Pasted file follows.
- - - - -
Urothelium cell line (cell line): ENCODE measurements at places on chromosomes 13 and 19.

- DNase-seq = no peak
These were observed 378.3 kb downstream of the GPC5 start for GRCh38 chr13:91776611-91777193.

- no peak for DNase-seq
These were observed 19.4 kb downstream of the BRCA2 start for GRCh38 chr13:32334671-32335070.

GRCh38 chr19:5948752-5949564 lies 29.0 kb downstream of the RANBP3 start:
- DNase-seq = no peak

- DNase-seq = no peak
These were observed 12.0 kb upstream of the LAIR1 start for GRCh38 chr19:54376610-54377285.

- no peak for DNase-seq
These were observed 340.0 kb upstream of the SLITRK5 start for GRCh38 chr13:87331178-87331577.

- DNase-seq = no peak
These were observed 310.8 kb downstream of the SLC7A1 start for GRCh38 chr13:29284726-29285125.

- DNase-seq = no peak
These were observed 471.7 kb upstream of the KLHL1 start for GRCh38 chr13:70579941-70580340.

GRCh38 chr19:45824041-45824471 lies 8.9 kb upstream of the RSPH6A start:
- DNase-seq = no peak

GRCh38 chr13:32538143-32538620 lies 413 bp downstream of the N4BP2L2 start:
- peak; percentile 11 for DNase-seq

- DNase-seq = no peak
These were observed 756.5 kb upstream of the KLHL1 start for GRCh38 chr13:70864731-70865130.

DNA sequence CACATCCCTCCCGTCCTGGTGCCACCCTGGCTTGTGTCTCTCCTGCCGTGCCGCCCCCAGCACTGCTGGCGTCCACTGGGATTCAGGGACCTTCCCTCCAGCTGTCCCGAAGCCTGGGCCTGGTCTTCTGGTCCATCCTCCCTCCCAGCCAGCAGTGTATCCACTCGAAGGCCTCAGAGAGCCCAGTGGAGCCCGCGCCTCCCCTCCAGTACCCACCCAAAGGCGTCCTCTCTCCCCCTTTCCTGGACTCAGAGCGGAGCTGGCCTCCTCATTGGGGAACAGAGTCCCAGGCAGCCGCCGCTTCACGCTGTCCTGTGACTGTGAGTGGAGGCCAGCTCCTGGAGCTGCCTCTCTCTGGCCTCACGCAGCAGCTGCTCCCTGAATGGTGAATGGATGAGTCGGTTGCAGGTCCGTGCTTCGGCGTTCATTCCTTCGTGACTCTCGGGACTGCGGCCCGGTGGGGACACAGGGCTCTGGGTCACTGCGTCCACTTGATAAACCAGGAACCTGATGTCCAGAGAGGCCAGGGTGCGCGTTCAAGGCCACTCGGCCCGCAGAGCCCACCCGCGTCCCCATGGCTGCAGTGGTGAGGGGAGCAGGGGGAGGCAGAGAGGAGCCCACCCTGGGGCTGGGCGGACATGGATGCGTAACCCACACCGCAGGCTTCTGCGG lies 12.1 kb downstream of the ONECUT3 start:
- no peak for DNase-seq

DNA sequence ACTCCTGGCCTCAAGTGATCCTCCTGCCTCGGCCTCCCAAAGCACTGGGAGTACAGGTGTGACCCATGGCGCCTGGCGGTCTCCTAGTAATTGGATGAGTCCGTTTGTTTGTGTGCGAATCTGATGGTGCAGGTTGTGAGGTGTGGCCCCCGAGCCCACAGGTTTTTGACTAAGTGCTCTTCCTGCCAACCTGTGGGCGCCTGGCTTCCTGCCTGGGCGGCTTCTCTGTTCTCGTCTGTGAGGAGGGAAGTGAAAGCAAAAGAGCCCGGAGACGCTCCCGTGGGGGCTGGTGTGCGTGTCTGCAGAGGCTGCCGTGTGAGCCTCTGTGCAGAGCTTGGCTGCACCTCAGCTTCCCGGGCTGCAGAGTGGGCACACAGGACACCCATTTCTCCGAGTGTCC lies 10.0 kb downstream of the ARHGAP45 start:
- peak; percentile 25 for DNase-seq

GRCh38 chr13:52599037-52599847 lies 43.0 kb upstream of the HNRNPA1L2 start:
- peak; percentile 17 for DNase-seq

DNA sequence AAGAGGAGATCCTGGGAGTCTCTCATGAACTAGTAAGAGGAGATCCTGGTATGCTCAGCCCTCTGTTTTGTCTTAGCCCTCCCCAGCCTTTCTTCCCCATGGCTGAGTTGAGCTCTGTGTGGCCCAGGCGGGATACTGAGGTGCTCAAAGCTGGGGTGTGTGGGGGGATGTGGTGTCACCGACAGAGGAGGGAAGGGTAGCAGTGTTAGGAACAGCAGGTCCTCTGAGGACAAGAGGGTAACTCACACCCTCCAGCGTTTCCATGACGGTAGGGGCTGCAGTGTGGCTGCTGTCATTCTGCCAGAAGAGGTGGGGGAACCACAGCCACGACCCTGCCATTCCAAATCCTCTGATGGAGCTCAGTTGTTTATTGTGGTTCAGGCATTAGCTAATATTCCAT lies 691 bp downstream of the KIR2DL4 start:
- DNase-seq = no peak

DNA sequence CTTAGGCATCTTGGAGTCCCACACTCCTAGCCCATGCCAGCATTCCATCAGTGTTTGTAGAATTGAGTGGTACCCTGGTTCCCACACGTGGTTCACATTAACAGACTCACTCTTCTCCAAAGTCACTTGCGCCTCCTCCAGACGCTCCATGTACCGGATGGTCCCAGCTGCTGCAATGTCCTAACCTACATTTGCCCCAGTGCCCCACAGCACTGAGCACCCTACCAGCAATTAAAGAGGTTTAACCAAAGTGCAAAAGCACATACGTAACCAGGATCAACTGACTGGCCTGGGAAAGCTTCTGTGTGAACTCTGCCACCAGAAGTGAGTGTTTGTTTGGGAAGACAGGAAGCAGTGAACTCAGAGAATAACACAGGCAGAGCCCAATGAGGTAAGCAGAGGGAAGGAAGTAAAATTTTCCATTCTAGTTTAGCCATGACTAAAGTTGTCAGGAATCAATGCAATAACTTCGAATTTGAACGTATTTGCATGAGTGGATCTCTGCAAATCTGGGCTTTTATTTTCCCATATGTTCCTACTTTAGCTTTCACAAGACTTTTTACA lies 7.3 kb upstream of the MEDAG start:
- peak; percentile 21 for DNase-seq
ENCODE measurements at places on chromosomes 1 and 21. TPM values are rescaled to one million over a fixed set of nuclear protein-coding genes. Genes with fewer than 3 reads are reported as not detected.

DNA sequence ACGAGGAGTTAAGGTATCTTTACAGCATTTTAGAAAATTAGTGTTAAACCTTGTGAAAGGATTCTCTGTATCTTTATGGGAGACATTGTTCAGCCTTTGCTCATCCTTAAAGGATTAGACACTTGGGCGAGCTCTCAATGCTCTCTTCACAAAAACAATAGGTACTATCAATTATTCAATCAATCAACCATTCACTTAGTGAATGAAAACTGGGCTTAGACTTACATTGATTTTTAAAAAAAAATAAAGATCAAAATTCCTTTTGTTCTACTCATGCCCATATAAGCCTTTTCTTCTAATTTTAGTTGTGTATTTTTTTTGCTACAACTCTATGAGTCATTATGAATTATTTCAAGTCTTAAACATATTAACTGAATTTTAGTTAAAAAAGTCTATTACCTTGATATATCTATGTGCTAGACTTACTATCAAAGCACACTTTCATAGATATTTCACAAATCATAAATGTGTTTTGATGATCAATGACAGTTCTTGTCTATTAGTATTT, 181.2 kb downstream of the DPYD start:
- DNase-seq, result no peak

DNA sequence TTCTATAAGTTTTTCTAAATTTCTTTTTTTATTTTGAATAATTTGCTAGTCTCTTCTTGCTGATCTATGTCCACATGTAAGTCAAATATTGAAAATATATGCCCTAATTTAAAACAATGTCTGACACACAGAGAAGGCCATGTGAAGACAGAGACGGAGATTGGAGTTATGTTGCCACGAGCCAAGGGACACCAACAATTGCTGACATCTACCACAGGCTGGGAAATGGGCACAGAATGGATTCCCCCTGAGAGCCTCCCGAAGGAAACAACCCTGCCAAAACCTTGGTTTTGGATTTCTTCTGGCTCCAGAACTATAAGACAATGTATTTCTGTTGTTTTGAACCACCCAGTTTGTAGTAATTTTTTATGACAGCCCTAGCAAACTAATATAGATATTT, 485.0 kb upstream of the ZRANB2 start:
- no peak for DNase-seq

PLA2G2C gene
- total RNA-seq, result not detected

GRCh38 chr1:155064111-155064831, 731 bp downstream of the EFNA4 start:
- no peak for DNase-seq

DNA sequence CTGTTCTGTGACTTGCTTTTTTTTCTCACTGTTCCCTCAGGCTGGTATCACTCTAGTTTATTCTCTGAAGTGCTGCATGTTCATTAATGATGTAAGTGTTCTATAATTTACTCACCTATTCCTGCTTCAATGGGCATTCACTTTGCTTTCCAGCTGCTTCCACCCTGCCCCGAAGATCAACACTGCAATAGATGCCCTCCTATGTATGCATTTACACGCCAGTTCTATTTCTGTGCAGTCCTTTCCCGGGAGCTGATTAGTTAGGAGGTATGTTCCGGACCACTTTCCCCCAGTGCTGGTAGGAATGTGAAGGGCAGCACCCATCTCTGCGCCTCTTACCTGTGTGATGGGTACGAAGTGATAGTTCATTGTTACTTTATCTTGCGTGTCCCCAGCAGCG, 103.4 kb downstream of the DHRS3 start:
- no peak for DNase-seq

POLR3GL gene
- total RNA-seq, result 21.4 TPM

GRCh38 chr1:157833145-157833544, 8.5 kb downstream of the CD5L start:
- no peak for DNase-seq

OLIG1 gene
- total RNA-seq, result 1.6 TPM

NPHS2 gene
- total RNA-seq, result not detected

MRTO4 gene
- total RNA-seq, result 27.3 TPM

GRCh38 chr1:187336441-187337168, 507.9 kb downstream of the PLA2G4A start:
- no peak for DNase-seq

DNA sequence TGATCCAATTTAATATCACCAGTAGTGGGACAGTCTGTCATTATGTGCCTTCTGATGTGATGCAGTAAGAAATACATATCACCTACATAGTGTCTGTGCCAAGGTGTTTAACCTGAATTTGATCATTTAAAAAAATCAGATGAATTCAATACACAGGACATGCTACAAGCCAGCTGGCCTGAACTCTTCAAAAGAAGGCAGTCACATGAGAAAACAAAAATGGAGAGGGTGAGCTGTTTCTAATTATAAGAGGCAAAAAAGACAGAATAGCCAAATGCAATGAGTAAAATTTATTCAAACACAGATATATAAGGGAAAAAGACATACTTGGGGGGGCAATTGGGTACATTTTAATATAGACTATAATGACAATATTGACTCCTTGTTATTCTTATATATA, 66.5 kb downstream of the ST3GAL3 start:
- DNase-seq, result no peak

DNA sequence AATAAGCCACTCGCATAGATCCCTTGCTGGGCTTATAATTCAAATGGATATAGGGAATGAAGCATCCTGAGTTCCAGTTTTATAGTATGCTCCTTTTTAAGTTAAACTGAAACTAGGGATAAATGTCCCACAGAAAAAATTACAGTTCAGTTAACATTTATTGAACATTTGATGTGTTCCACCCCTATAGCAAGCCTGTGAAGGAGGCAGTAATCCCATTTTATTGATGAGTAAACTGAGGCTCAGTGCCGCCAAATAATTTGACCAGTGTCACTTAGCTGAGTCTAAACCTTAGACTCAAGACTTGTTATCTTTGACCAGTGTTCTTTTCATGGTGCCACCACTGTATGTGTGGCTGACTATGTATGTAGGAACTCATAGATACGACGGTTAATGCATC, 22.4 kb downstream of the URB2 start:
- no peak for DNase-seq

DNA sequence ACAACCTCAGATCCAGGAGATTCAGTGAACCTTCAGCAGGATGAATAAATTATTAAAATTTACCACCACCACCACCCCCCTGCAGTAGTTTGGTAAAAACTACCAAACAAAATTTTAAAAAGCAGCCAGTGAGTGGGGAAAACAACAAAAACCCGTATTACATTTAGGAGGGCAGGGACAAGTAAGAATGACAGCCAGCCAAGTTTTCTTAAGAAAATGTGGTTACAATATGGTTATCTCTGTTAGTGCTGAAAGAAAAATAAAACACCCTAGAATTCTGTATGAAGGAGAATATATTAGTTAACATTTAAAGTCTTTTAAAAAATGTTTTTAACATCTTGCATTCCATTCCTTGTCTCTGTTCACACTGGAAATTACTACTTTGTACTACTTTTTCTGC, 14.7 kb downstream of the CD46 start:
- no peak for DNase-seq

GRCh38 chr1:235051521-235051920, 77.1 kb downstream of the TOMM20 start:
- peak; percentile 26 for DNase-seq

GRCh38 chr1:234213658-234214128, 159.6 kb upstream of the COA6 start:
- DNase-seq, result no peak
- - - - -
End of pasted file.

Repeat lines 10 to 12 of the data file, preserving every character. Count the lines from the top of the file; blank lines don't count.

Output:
- no peak for DNase-seq
These were observed 340.0 kb upstream of the SLITRK5 start for GRCh38 chr13:87331178-87331577.

- DNase-seq = no peak